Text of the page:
Greta Van Susteren Finds a New Home on Facebook: ‘The Viewers Are There’

By Mark Joyella 

Former Fox News host Greta Van Susteren was back in front of a camera Tuesday, telling viewers in a Facebook Live chat “I’m sorry I didn’t get to say goodbye to you,” referring to her sudden exit from Fox after 14 years.

“I regret that they didn’t let me say goodbye,” Van Susteren told TVNewser. “I regret that.” But Van Susteren’s audience, many of whom have engaged with her on social media for years, knew just where to find her. “The good news is that everyone quickly moves over to Facebook,” she said.

Instead of working in a modern cable news studio, backed up by her longtime On the Record show team (“Brit Hume has inherited the best staff in all of cable news,” she said), her studio is her living room, and the camera is the one built into her cell phone.

“Remember me?” Van Susteren joked as she opened a Facebook Live session Saturday, telling viewers she’ll keep producing the videos as long as people watch. And they are watching. Tuesday’s decidedly casual video had 37,000 views in the first 30 minutes. A video Van Susteren posted Monday morning has been viewed 1.7 million times, and that “remember me” video from Saturday? 4.6 million views and counting.

“The viewers are there,” Van Susteren told TVNewser. “Highest number of viewers on a show Friday night was Bill O’Reilly, he had 2.7 million viewers. I do my one-woman-band little video on Saturday night and I have 4.6 million viewers.” It’s not a precise apples-to-apples comparison, of course, but 4.6 million views is 4.6 million views, and Van Susteren sees an opportunity.

Despite rumors she’s looking to jump right back into cable news, perhaps at CNN or sister network HLN, she says “I’m not talking to anybody. Not at all. It’s just been a week, and this is the first time in fifteen years I’ve had any time off … I just haven’t given it any thought. At some point, I will give it some thought … but I’m not addicted to airtime. But I am addicted to social media. Social media is an adventure.”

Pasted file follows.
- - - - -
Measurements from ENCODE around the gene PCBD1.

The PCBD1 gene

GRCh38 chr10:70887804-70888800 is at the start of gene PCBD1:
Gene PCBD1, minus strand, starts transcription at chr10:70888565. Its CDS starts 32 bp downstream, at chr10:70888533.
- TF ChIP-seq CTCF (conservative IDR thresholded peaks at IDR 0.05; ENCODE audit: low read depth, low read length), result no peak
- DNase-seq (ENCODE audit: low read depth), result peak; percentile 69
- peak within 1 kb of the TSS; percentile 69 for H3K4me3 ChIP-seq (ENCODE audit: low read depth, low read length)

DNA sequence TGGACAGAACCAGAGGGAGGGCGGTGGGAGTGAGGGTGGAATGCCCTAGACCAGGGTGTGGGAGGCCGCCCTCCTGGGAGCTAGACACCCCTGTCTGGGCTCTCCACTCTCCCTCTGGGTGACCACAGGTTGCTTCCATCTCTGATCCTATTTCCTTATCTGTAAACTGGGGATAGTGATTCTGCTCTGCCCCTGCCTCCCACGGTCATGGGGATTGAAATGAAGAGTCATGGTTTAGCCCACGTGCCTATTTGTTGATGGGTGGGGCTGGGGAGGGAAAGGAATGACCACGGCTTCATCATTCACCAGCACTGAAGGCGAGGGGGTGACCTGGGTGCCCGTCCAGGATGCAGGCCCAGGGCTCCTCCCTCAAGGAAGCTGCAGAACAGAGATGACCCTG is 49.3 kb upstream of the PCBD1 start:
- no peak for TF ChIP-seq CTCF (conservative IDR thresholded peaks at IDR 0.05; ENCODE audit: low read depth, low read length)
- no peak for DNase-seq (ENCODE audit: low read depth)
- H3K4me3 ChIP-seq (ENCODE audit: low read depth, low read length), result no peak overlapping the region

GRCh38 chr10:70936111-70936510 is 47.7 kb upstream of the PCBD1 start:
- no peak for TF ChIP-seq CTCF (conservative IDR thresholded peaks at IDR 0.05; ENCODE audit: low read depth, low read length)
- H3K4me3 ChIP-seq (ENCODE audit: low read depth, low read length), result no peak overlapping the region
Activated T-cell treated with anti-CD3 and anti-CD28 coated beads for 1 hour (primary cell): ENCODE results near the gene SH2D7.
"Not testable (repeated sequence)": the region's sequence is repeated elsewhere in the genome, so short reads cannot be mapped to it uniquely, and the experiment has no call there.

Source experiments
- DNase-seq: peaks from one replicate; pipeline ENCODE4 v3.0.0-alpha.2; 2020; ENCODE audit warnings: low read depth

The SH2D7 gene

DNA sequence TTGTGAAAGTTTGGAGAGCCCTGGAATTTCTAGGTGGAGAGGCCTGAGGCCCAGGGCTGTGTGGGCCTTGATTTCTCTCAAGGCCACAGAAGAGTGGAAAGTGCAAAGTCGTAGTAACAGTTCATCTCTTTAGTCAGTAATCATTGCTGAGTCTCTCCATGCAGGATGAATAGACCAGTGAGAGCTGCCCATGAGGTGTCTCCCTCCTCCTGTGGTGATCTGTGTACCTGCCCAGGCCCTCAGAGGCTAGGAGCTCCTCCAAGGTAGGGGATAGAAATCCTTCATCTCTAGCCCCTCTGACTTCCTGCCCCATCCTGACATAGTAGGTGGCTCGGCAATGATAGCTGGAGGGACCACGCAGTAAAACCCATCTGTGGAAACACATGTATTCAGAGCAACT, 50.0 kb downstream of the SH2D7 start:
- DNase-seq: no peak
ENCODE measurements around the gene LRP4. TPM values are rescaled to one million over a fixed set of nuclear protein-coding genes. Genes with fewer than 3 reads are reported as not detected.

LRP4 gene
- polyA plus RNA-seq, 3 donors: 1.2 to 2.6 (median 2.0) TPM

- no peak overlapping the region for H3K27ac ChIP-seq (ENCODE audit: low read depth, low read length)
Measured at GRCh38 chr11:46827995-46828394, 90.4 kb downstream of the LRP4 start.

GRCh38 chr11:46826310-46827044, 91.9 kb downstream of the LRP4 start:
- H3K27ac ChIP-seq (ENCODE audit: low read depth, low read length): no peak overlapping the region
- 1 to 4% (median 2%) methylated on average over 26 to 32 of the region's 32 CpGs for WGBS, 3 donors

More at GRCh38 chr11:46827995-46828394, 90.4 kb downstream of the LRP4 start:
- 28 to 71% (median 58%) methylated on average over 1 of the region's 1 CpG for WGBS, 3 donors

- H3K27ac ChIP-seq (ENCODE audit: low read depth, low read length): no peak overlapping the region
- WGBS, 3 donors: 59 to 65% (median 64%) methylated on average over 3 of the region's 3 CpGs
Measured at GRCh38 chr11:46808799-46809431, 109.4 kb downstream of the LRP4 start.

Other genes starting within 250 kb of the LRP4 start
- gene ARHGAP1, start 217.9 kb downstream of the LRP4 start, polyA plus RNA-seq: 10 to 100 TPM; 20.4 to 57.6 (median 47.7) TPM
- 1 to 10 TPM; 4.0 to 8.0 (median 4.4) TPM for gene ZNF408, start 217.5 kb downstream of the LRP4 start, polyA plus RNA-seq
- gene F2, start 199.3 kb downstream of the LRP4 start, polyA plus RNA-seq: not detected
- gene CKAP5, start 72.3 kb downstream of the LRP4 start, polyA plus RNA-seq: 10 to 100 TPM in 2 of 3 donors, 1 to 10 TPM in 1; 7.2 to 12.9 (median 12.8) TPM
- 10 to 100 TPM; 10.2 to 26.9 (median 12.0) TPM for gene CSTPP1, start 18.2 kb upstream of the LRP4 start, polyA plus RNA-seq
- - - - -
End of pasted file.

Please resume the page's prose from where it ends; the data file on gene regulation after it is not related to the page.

She’s working on two books—one dedicated to social media will be out early next year—and she’s booked a reporting trip to Liberia next month, to report on the opening of a hospital in the aftermath of the Ebola epidemic. She’s expecting to sit down with the country’s president–for an interview she very well may shoot herself with her phone. “I can do that stuff. And it doesn’t take much. It takes my iPhone,” she said. “And people know me, because I’ve had 25 years of being on TV.”

Back in April, when an earthquake hit Ecuador, killing 650 people, Van Susteren jumped on a plane and reported from the country, finding a sketchy wi-fi signal near the airport and reporting live on Facebook. “Had nothing to do with Fox, had nothing to do with anything. Imagine that. That’s how much the business is changing. I can do it by my iPhone.”

“I think social media is a real threat to how we’ve been doing business collecting news, news gathering,” she said. “Because it’s practically free. If you have someone who can front it who the viewers trust, that’s key. That’s where I’m a little bit lucky, because I’ve got 25 years. People know me, they either hate me or like me, at least they know me.

And in cable news, fighting for resources to cover stories like Liberia and Equador—in a Trump vs. Clinton election year? Van Susteren has the luxury of grabbing her phone and going to the stories she cares about. “We’re so stuck in our current business model, we’re not looking ahead. And I suppose because money’s been coming in over the transom for all these news organizations. But at some point, it’s not going to be pretty for these news organizations. Social media is dominating.”